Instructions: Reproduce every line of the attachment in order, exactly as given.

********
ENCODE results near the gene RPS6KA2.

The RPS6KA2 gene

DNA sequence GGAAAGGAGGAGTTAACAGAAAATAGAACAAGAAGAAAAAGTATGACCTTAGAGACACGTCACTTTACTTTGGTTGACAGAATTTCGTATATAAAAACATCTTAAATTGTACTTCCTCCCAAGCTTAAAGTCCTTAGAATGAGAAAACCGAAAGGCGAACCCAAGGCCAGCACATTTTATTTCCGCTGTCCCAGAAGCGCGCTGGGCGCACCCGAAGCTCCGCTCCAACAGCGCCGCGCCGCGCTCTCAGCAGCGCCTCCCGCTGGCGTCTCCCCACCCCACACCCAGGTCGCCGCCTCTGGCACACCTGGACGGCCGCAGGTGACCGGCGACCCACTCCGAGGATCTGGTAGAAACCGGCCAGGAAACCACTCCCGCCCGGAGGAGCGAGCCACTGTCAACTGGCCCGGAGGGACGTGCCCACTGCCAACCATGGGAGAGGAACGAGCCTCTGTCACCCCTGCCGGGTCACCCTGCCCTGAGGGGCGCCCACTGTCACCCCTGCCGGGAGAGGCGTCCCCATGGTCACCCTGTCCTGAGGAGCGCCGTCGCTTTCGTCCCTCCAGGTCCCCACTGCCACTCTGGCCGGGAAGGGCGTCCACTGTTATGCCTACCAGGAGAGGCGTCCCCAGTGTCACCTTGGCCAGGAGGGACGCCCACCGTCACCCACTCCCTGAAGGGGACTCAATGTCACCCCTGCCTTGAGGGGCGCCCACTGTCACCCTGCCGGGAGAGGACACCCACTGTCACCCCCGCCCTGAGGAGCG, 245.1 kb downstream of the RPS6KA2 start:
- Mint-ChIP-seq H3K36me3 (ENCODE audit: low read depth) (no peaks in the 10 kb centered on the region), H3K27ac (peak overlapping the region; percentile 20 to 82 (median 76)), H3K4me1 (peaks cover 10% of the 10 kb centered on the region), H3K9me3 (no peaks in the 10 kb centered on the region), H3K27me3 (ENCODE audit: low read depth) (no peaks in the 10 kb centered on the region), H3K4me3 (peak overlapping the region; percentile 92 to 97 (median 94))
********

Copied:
ENCODE results near the gene RPS6KA2.

The RPS6KA2 gene

DNA sequence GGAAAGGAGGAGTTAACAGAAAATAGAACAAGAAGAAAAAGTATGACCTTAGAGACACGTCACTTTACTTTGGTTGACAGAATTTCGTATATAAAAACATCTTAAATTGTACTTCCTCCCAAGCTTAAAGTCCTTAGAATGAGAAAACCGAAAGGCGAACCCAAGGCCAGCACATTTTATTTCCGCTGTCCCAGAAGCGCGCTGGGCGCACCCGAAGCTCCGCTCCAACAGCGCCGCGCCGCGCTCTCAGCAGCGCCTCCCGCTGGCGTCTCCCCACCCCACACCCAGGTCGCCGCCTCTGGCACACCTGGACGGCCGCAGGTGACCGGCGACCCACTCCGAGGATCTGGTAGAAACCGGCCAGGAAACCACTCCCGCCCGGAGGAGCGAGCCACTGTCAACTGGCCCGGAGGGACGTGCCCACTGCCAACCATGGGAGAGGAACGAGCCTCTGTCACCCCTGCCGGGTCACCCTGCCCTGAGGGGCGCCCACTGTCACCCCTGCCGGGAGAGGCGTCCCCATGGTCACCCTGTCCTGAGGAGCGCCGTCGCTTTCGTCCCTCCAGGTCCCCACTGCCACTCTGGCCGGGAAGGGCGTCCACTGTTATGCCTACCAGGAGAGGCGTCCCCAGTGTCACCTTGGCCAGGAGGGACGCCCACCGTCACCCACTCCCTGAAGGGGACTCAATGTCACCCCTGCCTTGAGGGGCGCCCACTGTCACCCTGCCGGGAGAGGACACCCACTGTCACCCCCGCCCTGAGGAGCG, 245.1 kb downstream of the RPS6KA2 start:
- Mint-ChIP-seq H3K36me3 (ENCODE audit: low read depth) (no peaks in the 10 kb centered on the region), H3K27ac (peak overlapping the region; percentile 20 to 82 (median 76)), H3K4me1 (peaks cover 10% of the 10 kb centered on the region), H3K9me3 (no peaks in the 10 kb centered on the region), H3K27me3 (ENCODE audit: low read depth) (no peaks in the 10 kb centered on the region), H3K4me3 (peak overlapping the region; percentile 92 to 97 (median 94))